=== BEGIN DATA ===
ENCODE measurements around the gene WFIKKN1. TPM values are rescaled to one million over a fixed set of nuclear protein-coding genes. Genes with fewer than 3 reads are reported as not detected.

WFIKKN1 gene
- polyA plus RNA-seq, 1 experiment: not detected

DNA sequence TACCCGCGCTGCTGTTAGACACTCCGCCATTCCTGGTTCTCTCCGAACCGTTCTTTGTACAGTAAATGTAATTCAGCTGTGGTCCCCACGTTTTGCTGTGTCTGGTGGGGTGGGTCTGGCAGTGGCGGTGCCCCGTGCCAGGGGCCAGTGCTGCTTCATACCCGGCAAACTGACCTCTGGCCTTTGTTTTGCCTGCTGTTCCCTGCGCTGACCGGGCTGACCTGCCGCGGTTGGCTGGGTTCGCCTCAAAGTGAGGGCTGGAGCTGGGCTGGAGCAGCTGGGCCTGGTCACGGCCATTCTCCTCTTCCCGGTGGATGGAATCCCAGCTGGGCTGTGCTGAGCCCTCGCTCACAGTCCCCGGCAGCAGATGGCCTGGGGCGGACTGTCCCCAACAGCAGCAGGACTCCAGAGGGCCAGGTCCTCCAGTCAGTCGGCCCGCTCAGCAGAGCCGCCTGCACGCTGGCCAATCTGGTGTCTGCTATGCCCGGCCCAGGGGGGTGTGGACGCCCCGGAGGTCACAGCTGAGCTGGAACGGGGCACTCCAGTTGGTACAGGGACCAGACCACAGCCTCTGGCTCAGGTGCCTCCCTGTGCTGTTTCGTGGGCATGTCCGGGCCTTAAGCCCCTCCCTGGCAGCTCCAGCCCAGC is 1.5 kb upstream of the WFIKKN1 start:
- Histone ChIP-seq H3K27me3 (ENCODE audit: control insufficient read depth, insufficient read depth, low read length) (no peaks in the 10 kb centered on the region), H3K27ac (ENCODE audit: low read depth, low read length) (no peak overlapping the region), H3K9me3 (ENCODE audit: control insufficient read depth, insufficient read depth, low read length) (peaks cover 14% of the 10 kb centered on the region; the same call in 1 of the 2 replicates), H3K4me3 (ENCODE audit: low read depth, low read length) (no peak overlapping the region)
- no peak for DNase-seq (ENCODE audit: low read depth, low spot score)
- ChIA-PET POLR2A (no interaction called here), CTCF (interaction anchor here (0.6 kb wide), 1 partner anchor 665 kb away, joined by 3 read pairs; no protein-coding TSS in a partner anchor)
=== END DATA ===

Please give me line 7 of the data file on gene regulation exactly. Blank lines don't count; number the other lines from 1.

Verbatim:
- ChIA-PET POLR2A (no interaction called here), CTCF (interaction anchor here (0.6 kb wide), 1 partner anchor 665 kb away, joined by 3 read pairs; no protein-coding TSS in a partner anchor)